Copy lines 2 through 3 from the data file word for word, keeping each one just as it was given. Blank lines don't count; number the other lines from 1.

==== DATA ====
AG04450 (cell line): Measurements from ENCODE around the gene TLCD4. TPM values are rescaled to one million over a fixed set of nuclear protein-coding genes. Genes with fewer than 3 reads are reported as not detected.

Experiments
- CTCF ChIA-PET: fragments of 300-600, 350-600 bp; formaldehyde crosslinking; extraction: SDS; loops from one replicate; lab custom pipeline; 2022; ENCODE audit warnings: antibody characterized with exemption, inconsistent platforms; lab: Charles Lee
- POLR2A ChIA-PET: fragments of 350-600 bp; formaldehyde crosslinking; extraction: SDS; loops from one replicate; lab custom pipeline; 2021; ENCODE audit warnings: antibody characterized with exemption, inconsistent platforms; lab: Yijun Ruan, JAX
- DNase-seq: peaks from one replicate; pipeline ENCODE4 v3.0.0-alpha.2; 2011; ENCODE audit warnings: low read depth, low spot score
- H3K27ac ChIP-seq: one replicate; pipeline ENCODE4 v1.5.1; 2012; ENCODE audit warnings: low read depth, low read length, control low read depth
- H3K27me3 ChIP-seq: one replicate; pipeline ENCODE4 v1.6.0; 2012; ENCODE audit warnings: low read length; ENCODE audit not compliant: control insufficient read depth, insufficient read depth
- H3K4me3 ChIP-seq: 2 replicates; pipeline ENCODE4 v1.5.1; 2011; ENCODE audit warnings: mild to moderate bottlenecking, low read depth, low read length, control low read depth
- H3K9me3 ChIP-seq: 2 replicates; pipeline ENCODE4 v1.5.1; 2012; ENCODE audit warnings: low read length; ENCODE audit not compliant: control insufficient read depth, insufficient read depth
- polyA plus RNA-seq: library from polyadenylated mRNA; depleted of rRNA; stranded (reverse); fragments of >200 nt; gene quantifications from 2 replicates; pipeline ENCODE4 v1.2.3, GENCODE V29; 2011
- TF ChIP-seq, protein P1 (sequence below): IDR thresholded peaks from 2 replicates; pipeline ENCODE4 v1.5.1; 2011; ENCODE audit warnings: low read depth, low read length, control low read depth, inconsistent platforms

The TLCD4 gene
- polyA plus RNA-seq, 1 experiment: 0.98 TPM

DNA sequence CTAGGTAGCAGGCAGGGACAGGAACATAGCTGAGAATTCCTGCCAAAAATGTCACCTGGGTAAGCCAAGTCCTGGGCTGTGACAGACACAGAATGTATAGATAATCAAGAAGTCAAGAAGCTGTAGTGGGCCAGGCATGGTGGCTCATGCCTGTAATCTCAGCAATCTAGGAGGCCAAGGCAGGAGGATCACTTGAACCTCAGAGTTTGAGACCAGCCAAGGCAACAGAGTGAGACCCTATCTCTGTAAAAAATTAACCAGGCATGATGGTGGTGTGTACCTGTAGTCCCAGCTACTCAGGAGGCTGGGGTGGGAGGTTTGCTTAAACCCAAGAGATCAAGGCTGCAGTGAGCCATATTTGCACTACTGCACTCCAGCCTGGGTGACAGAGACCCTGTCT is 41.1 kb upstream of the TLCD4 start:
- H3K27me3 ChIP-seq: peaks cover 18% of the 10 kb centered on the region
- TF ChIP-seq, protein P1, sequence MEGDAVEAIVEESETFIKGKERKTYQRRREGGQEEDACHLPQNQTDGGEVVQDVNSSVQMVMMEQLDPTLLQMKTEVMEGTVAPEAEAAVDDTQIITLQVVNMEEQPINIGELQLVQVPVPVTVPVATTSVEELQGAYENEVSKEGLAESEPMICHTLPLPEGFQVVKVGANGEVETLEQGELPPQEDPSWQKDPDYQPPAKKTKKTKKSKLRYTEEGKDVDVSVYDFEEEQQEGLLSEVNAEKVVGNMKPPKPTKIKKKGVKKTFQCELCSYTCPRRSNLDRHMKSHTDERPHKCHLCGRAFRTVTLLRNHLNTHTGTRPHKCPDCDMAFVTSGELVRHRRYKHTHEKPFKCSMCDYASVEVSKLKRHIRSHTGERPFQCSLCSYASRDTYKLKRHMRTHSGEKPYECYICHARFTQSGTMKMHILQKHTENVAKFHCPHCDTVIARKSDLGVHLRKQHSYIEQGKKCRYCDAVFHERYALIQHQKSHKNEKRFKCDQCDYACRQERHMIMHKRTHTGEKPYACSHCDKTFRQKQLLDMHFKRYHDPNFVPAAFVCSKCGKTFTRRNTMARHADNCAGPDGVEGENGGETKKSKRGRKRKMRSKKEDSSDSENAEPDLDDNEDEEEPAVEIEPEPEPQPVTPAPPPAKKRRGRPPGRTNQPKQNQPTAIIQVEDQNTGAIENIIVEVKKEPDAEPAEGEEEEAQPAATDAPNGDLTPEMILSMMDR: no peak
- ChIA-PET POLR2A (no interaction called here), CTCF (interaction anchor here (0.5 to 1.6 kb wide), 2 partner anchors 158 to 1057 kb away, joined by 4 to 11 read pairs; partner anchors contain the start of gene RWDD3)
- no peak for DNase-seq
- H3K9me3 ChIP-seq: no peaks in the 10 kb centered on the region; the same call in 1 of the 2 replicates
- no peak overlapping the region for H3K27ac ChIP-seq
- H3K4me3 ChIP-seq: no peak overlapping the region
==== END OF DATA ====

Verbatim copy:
Experiments
- CTCF ChIA-PET: fragments of 300-600, 350-600 bp; formaldehyde crosslinking; extraction: SDS; loops from one replicate; lab custom pipeline; 2022; ENCODE audit warnings: antibody characterized with exemption, inconsistent platforms; lab: Charles Lee